Skip To Content

Fringe Review: Cardinal

By Jessica Ruano on June 18, 2016

By Jessica Ruano

60 minutes | Clown, Physical | G

Even though I’d read the show description for Cardinal in advance, I had totally forgotten this clown show was about Alzheimer’s. As soon as I remembered that important detail five or ten minutes into the show, everything made a lot more sense. But before that, I found myself trying to piece together the purpose of the characters’ actions, wondering why on earth they were moving all these chairs around, seemingly without reason, and why one character appeared to be at first invisible to the other, and what it all meant.

Even for someone well-versed in clown performance conventions, it can still take a while to move past our narrative-based understanding of theatre to fully relax into the realm of the abstract.

So for those reasons, it took me some time to warm up to this show, which is, in fact, very clever. On a cardinal-red set, a clown (Mitchel Rose, École Jacque Lecoq) in cardinal-red clothing hangs up his cardinal-red socks, and arranges his cardinal-red chairs. Everything is just as it should be until a mischievous clown in white (Madeleine Hall, École Philippe Gaulier) sneakily removes the red chairs and replaces them with white ones. And that’s just the beginning.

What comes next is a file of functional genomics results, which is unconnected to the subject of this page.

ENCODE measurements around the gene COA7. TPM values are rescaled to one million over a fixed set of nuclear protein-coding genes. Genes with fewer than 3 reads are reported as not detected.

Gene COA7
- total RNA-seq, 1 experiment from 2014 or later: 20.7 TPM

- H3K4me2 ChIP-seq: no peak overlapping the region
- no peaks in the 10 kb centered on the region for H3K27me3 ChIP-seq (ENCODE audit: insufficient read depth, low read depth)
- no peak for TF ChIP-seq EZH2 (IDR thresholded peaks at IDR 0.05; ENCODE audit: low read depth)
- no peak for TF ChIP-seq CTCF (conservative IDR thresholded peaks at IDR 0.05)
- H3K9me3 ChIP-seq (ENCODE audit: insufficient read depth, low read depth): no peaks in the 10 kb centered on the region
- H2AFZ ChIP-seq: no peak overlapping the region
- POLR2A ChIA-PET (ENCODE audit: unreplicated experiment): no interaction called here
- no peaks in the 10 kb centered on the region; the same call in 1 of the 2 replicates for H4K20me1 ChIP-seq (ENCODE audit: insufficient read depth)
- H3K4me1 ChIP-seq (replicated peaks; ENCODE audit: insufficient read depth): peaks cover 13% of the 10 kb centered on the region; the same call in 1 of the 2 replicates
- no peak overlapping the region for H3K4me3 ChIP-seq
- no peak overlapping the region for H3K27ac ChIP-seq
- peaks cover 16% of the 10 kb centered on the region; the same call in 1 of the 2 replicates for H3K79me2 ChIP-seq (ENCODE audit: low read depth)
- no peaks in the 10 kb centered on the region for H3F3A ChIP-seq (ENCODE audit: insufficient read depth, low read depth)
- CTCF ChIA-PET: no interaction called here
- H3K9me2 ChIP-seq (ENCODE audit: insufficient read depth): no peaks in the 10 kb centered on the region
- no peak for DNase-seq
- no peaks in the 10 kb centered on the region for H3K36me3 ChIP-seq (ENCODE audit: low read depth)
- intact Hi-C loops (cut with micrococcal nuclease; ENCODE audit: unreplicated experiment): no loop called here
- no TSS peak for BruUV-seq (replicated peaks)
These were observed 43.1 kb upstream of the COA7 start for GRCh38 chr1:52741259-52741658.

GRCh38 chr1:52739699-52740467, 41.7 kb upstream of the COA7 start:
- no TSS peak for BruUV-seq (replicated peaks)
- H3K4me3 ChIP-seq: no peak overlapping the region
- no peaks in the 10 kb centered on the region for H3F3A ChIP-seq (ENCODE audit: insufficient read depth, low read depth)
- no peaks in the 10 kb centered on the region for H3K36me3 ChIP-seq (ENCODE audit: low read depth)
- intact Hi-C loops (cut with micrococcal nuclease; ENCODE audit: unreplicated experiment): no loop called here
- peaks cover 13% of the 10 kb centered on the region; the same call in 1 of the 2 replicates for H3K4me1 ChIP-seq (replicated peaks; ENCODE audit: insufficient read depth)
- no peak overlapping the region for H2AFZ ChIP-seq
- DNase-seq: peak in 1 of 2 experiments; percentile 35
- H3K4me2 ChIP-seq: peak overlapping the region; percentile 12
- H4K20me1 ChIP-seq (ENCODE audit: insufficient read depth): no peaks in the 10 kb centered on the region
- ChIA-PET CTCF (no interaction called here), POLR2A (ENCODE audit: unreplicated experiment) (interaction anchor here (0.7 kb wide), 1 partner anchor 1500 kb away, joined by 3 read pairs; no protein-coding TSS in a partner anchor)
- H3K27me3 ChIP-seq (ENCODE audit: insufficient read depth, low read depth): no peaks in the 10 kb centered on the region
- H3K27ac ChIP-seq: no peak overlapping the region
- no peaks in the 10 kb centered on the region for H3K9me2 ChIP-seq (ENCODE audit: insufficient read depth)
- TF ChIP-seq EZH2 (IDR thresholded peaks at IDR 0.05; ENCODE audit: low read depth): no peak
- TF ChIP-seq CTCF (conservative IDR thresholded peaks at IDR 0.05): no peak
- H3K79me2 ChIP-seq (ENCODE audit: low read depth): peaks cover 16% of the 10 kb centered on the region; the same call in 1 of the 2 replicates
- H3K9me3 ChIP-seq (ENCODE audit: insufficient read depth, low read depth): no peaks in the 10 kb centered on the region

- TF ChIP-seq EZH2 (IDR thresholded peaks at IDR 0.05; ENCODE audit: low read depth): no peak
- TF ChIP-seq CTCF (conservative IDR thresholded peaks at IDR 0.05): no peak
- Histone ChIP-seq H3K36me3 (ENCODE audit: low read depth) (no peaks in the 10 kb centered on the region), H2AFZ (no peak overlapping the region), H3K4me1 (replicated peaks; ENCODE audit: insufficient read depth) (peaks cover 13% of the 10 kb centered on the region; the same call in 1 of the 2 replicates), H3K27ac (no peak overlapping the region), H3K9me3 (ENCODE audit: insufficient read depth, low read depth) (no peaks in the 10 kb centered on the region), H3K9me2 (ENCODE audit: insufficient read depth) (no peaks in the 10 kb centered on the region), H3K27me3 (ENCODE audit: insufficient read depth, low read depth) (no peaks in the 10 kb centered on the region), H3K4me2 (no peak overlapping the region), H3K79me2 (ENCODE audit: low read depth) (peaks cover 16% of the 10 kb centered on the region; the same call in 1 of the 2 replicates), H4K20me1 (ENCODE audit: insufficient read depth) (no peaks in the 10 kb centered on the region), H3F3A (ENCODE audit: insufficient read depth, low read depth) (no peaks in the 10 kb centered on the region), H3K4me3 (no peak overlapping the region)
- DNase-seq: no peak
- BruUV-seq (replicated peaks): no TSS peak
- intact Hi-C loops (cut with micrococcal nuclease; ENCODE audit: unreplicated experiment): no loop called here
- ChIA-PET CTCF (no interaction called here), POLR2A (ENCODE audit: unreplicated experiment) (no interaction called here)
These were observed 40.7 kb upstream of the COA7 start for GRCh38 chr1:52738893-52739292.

The significance, of course, is that Alzheimer’s creeps up slowly on its victims, replacing memories with blankness and replacing knowledge with blankness and making ordinary, everyday tasks that much more challenging until eventually you are closed off from the world as you knew it. The anxiety-inducing conclusion to this (entirely wordless) piece is truly heartbreaking.

While Rose and Hall share excellent chemistry onstage, I did feel this piece could use a bit of editing, as some of the repetition felt superfluous, and the opening segment – though arguably included to establish character – did not entice. Where the piece gets truly exciting is in the second half: witnessing with bated breath the unjust, inevitable victory of one entity over the other, as though you were watching a panicked Doctor Faustus in his last moments before descending into Hell while Mephistopheles laughs.

Cardinal, Academic Hall, 133 Séraphin-Marion

Tickets $12